Three months ago, Cody Wabiszewski traded in his desk job in Butler, Pennsylvania, for a boat in Marathon, Florida. The former aerospace engineer now works at a dive shop and spends his days off scuba diving off the coast of the Florida Keys.
"I guess the cubicle life wasn't for me. I'd rather be out on a boat every day," Wabiszewski told Fox News on Monday, noting that he recently got his captain's license.
The Florida resident was working on getting his advanced scuba certification with a group of divers — Chad Sawyer, Rima Dmitriew, Karen South, Valerie Sparks and Cody Wabiszewski — under the watch of Captains Skeeter and Michael with Captain Hook's Marina and Dive Center near the Florida Keys' Thunderbolt, a ship intentionally placed at the bottom of the ocean as part of the Florida Keys Artificial Reef Association project, when he had an unexpected encounter in the water.
"It's something you'd dream of — not something you'd expect with a deep dive."
While he was 70 feet below the ocean's surface, his friend tapped him on the shoulder and pointed out a large shadow that he soon discovered was a great white shark. The 15-foot shark circled the group as a school of fish surrounded it.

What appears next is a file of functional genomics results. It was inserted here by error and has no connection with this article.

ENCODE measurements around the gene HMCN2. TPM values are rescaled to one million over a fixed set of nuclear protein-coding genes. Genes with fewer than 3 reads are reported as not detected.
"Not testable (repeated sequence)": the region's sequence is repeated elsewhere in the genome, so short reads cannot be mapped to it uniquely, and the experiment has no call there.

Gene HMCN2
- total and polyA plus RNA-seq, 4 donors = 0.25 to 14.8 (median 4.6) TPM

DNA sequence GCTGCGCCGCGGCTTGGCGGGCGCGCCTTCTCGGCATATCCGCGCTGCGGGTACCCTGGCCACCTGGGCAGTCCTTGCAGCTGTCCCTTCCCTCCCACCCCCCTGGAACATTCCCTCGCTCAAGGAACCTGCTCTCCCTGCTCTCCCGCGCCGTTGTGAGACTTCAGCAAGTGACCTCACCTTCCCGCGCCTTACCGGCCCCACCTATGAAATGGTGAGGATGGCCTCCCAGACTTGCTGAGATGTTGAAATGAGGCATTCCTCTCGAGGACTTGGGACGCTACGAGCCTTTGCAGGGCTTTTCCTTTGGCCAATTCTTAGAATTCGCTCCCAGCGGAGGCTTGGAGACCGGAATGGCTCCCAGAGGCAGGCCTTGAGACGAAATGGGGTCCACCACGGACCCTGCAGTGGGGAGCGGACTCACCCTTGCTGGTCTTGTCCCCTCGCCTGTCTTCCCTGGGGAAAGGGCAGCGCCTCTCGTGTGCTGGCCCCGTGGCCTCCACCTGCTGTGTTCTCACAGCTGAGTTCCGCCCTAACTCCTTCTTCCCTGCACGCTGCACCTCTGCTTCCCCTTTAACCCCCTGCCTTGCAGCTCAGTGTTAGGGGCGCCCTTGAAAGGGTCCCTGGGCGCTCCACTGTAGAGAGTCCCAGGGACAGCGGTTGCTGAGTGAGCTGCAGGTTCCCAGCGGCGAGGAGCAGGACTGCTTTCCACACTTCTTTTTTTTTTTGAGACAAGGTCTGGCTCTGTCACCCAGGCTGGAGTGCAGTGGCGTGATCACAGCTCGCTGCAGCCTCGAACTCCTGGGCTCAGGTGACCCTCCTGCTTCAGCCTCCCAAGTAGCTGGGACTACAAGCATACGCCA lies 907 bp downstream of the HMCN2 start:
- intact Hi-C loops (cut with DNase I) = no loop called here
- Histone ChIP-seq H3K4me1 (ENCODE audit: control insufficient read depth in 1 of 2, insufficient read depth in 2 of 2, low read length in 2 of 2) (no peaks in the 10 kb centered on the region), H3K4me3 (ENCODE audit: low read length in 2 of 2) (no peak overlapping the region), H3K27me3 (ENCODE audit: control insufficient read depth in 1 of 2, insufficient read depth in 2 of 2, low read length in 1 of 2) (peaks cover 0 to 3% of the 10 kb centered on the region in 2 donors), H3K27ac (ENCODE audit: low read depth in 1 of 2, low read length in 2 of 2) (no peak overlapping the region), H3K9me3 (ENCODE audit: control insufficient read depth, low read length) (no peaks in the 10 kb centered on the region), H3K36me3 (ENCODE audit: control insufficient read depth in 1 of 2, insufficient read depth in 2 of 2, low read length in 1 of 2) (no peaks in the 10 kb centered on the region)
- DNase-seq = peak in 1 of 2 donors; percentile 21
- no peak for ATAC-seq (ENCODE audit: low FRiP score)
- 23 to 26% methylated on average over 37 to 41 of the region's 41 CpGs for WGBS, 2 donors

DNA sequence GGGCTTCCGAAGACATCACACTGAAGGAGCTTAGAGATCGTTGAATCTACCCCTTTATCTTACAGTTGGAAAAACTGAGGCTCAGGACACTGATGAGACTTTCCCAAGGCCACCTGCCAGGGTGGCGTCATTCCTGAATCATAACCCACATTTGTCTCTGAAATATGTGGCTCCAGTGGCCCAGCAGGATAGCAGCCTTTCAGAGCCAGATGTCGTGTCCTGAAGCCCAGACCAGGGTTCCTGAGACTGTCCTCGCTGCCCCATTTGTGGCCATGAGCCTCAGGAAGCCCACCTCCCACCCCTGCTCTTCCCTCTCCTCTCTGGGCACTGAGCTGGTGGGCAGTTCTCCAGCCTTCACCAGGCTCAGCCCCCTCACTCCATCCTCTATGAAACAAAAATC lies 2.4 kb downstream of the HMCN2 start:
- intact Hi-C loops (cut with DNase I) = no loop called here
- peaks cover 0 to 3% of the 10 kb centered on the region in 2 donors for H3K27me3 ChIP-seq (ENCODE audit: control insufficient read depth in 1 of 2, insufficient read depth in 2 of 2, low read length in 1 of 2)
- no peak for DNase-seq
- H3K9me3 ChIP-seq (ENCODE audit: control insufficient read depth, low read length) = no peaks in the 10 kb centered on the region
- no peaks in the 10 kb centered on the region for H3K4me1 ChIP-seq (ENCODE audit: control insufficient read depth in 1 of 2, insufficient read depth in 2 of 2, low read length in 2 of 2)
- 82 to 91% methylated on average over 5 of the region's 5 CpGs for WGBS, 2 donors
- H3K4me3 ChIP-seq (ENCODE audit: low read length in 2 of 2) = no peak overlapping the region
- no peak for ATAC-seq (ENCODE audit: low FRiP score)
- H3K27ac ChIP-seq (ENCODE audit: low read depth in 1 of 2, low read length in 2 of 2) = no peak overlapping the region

"It was really surreal how beautiful it was. There were so many fish," Wabiszewski described. "It's something you'd dream of — not something you'd expect with a deep dive."
It was the first time Wabiszewski had ever swam with a great white, and at one point, he said it was only about 15 feet away from the group.
"I wanted to go cage diving but doing it without a cage is more fun," Wabiszewski said. "You wouldn't expect it diving in 78-degree water in Florida. It was completely shocking ... so unexpected."
The instructor motioned for the group to stay put and not make any sudden movements.
"Bubbles scare the shark," Wabiszewski explained. "I was trying to stay down to try and make it so the shark would stay in the area."
When he felt it was safe to do so, Wabiszewski pulled out his underwater camera and started filming. He shared the three-minute video on Facebook last week, collecting nearly 50,000 views as of Monday afternoon.
"In the Florida Keys, people only get footage of a great white under water once every three years or so ... people were super jealous," Wabiszewski said of his rare capture.
The video shows the divers eventually resurfacing — with the captain instructing, "Get on the boat! Get on the boat!"
"We almost got eaten," Wabiszewski joked with a smile. "We got the shark whisperer. He said he dives with sharks out in San Diego and they followed him here."
Wabiszewski marked the location of the great white shark on his website GlobalFishingReports.com, a database he created to accurately track "where, when and how fish are being caught."
Now that he has more diving experience, Wabiszewski said he plans to explore the depths of the ocean even more. And he's hoping for another great white sighting.
"The shark showed no sign of aggression," he added. "It was just moderately curious."
However, Wabiszewski warned, out of all the sharks, the great white is the most unpredictable.
"Be careful and don't be stupid," Wabiszewski advised. "Make sure you're keeping distance, not approaching it."